This focus on the gradual expansion of the student’s consciousness leads naturally to the next essential component of an EFL classroom, a child-centered curriculum. While every school must address the standard topics of modern education, the EFL curriculum will be child-centered in the sense that the teacher looks primarily to the students’ readiness for particular kinds of growth in determining the specific activities that will take place in the classroom. By knowing each student’s interests, talents, and potential, the teacher is able to present the lessons in a manner that maximizes student involvement and progress. Thus while a teacher may work with the same basic material over a period of years (fractions, world history, etc.), each class will manifest a unique expression of the learning process. EFL curriculum categories such as Understanding People, Cooperation, and Wholeness, as well as our small teacher/student ratios, facilitate this approach to learning.

The emphasis on a child-centered curriculum also contributes to a feeling of mutual respect between teacher and student. In paying close attention to individuals, the teacher develops an appreciation for each student’s positive qualities. Children, on the other hand, sense that the teacher is seeking to adapt the learning process to their interests and abilities as opposed to imposing a rigid program of prearranged lessons. In this way teacher and students can partake in the excitement of co-creating the curriculum.

The final characteristic of an EFL classroom is also rooted in the goal of preparing children to find happiness and fulfillment in life. In responding to life’s challenges, we have four primary tools at our disposal: the body, feelings, will, and intellect. The proper development of these “Tools of Maturity” lies at the heart of Education for Life. In our schools we emphasize one of these tools in each 6-year cycle of the child’s growth.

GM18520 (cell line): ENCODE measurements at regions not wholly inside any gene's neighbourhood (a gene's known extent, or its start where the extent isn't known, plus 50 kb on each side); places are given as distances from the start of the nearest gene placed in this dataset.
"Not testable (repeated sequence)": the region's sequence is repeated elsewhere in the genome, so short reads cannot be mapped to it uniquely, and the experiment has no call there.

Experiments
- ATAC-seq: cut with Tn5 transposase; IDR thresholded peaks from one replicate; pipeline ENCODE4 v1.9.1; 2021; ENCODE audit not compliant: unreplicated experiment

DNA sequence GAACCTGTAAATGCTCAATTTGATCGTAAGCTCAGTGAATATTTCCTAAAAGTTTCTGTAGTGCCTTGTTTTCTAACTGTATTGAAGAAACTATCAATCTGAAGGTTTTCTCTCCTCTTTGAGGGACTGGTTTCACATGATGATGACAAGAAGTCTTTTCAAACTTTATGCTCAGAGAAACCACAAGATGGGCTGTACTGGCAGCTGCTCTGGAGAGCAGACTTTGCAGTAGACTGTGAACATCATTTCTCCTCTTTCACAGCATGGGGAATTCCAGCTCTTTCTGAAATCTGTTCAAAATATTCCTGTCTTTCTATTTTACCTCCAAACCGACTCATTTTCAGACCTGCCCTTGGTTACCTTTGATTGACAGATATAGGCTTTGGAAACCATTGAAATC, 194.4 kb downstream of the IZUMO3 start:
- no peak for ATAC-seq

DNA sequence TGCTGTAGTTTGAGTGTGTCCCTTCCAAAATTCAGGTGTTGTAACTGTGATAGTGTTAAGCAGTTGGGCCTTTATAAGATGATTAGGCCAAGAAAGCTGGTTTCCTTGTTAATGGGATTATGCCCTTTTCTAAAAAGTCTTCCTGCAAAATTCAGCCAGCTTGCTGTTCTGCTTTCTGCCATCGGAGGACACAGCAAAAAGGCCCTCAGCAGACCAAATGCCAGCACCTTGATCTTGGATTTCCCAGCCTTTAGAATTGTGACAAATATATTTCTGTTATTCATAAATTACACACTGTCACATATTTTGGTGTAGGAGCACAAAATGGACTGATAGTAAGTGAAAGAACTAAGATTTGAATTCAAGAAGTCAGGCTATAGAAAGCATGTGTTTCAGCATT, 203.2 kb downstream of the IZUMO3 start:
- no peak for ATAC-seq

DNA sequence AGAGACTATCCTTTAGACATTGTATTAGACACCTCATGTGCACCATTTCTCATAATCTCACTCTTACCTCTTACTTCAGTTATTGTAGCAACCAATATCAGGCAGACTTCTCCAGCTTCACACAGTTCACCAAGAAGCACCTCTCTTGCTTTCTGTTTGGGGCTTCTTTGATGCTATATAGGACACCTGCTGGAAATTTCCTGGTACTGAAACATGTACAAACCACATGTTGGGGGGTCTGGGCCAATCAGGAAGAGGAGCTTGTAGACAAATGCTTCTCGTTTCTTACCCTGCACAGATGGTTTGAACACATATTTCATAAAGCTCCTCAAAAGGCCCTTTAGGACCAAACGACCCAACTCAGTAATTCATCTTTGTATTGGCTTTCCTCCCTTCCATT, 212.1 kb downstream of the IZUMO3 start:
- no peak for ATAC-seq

The stage from 0–6 encompasses the “Foundation” or preschool years. During this period the child is primarily occupied with learning to relate to physical realities, especially those of the body. An EFL preschool will promote physical vitality through a healthy diet and generous amounts of exercise, sunlight, and fresh air. Frequent nature outings will be interspersed with activities specifically designed to promote physical agility and coordination. The Foundation Years are also a time for cultivating the physical senses through creating a beautiful classroom environment and involving the children in painting, crafts, music, dance, and other activities that refine the children’s capacities for hearing, seeing, feeling, etc. Storytelling and role-playing are popular venues with this age for sharing initial insights into human behavior. The preschool years also provide an opportune time for cultivating uplifting habits of cleanliness, cooperation, and truthfulness.